Pirates winning war off Somali coast

east as the Maldives and the southern coast of India.

“This is a vast area, and the navies cannot realistically cover it,” Captain Pottengal Mukundan, director of the International Maritime Bureau, said in a recent report. The bureau is urging vessels to stay at least 600 nautical miles away from Somalia’s coastline — although even that distance might be insufficient to protect themselves.

A senior United Nations official, Lynn Pascoe, described the piracy situation as “appalling.” In a report last month, he warned that the Somali piracy crisis is “outpacing” the international efforts to solve it.

A study by the U.S. government in September found that Somali attacks had soared dramatically in the past three years — from 40 attacks in 2007 to a reported 218 attacks last year. The number of hostages seized by the pirates rose fivefold in the same period, reaching 867 hostages last year, and the total amount of ransoms increased from $3 million in 2007 to about $74 million last year.

There are “not enough naval vessels among all of the combined navies in the world” to patrol the entire area of operations of the Somali pirates, the study concluded.

The Globe and Mail notes that the pirates are often surprisingly low-tech. They bump across the waves in small skiffs, clambering barefoot as they scale the walls of ships, and their weapons are often so old that they are rusty. They are increasingly violent and ruthless, however, not hesitating to fire their automatic weapons and rocket-propelled grenades. They also have successfully dodged the anti-piracy fleet, putting their speedboats onto larger “mother ships” — or hijacked vessels — so that they can travel far away from the naval armada before launching their attacks.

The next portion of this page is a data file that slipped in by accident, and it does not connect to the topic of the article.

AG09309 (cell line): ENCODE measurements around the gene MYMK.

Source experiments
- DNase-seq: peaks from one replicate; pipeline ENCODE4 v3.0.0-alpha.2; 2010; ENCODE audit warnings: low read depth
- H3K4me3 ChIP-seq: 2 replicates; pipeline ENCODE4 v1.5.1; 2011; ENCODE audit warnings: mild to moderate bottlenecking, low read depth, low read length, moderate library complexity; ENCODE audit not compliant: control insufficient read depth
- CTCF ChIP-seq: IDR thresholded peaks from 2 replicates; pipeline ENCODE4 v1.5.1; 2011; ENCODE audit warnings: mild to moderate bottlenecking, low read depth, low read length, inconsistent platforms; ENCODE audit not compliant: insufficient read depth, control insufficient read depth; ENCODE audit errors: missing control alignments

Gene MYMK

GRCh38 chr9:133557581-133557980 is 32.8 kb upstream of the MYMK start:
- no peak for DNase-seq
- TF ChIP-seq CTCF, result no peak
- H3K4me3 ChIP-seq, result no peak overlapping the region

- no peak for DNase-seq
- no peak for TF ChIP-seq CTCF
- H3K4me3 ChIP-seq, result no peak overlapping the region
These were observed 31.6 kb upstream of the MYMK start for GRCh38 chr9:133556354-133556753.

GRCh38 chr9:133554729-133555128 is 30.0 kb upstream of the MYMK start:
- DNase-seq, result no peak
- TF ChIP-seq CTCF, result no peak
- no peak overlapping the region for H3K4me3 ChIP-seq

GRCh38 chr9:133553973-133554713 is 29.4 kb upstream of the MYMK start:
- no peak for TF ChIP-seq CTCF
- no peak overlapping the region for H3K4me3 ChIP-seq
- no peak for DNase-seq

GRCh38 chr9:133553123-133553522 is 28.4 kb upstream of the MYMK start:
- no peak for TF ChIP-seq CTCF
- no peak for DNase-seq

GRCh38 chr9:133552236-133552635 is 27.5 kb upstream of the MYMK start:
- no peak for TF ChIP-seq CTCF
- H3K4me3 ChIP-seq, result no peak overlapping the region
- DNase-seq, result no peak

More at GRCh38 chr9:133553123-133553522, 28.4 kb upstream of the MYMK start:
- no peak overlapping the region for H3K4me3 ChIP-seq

The pirates are supported by shadowy financiers who are rarely caught. There is growing evidence that Somalia’s Islamic militants, including the feared al-Shabab radical group, are beginning to use piracy to raise money for their relentless rebellion against Somalia’s government.

Ship owners are responding with a dizzying array of defensive tactics: sonic beams; laser pointers; water cannons; rolls of razor wire; barred windows; lubricant foam to make stairways dangerous; teams of guards with sniper rifles, and “safe rooms” with reinforced steel walls to protect the crew if the pirates climb aboard. But none of this is working, and desperate governments are looking at new options.

They have searched for countries willing to put the pirates on trial and imprison them, but almost every country in Africa (and in the West) is unwilling.

Kenya has conducted most of the piracy trials, but it complains of being the “dumping ground” for arrested pirates. The Kenyan government is threatening to halt the trials unless it gets more money for its overloaded legal system.

Nobody knows what to do with the pirates. Hundreds of them are simply disarmed and released after they are captured. Shipping companies continue to pay ransoms, even to suspected terrorists, because they know that a refusal to pay ransoms could damage their commercial interests.

In desperation, many governments and ship owners are turning to mercenaries and private security armies. London-based insurance and shipping companies, for example, are planning to support a private navy of twenty armed patrol boats, with mercenaries on board. But the legal status of these mercenaries is unclear, and their existence could lead to controversial actions such as gun-running and executions at sea. In South Africa this month, police arrested four people who were allegedly smuggling weapons for an anti-piracy force in Somalia.

“A return to privateering indicates that the Somali buccaneers have overwhelmed the naval armada,” Osiro says. “The common thread of these anti-piracy responses is that they follow the path of least resistance. They seem to have been chosen to provide cosmetic solutions and circumnavigate the only obvious resolution: stabilizing Somalia.”